Rep. Sharice Davids on Thursday offered the following statement on the Senate Rules Committee markup of S.1., the For the People Act:
“The House passed the For the People Act months ago. In the time since, several states—including Kansas—have passed bills that restrict access to the ballot box, particularly for communities of color. Dark money has continued to flow into our system unrestricted and unchecked. As these reforms sit in the Senate, the urgent need to pass them has grown significantly.
The Senate Rules Committee markup yesterday was just the first step. I am disappointed that Mitch McConnell and Senate Republicans resorted to misinformation and obstruction, especially because their actions do not reflect the will of their constituents. People don’t want billionaires to buy their elections or partisan processes to erase their voice—regardless of who they voted for.
Today, I joined 39 of my colleagues in the House in urging the Senate to act on this legislation, especially now that the committee has completed its work. I ran on the promise to make Washington work for Kansas, and I intend to make good on that promise by supporting the passage of these pro-democracy, anti-corruption measures.”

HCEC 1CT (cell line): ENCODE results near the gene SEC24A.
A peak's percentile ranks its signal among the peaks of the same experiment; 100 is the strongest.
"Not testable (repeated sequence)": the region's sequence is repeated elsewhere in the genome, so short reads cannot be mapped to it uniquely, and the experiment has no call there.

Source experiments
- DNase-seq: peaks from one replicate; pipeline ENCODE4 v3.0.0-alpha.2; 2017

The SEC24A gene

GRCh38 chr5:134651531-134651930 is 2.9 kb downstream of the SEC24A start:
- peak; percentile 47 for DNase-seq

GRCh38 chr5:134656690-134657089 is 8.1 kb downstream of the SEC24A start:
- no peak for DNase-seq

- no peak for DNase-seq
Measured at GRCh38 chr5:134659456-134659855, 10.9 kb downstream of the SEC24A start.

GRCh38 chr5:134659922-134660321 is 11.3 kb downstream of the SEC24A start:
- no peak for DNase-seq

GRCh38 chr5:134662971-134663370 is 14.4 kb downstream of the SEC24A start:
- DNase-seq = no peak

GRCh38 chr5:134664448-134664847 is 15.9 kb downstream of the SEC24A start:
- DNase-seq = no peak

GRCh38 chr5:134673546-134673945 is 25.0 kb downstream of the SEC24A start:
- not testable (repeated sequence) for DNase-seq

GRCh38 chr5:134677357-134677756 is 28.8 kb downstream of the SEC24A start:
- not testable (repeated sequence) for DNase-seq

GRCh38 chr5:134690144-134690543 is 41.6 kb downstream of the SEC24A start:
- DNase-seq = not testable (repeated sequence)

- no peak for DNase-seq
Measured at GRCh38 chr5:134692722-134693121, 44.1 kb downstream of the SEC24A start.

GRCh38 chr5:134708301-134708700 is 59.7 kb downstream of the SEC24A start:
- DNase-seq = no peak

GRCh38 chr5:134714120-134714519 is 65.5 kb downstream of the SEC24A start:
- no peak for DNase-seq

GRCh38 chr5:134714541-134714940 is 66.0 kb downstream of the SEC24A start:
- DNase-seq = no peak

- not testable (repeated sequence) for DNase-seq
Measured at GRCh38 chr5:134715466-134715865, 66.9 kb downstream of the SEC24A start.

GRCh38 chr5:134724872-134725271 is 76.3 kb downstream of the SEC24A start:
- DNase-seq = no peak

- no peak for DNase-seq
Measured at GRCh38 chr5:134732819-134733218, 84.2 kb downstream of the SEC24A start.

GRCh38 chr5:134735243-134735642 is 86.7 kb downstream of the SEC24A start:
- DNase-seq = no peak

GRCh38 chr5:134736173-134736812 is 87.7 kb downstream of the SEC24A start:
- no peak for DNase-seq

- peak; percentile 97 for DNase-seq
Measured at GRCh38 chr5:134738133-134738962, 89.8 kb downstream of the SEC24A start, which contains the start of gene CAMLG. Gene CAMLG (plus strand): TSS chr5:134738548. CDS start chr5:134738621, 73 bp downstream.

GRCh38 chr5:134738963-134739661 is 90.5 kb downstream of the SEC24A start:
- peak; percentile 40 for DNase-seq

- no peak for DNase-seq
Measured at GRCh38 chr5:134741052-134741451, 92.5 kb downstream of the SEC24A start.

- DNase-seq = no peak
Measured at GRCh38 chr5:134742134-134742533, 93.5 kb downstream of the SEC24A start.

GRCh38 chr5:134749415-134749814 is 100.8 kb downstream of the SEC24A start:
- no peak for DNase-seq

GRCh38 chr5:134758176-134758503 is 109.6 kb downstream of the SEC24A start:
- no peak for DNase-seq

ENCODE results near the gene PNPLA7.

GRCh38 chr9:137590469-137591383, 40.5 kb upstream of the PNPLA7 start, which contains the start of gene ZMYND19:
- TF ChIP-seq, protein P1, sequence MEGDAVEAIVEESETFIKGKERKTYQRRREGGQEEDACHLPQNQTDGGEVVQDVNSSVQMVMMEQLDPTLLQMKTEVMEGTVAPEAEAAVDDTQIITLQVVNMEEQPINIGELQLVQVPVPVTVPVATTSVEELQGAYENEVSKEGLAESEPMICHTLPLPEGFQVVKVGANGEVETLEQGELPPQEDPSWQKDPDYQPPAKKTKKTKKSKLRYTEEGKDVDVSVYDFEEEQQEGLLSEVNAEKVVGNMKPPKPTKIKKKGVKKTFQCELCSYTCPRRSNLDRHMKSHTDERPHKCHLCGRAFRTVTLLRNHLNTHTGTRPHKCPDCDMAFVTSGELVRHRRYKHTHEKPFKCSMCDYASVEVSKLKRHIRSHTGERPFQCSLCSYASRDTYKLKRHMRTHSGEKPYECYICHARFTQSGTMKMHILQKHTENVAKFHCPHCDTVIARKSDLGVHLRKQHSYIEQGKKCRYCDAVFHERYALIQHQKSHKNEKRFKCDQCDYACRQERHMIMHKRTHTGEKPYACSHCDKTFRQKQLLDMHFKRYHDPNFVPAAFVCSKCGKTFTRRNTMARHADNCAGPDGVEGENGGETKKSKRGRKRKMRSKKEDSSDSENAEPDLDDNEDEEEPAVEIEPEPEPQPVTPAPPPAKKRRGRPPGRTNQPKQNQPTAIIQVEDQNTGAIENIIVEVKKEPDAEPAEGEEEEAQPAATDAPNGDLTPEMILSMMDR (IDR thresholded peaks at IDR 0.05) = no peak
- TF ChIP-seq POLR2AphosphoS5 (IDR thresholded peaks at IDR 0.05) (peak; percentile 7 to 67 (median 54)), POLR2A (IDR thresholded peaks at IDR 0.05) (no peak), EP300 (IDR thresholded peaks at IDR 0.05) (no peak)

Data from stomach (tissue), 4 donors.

Call for Presenters – Tribal DHS Homeland Security Virtual Summit 2021
The Department of Homeland Security (DHS) is seeking presenters for the August 9-13 Tribal-DHS homeland security virtual summit 2021.
Those attending will gather for approximately three hours each day (starting at 2:00 ET), and the agenda will include regional, topical, and sector breakout sessions to share best practices and experiences across the homeland security arena. The focus is to have sessions of interest by tribes and joint presentations of information.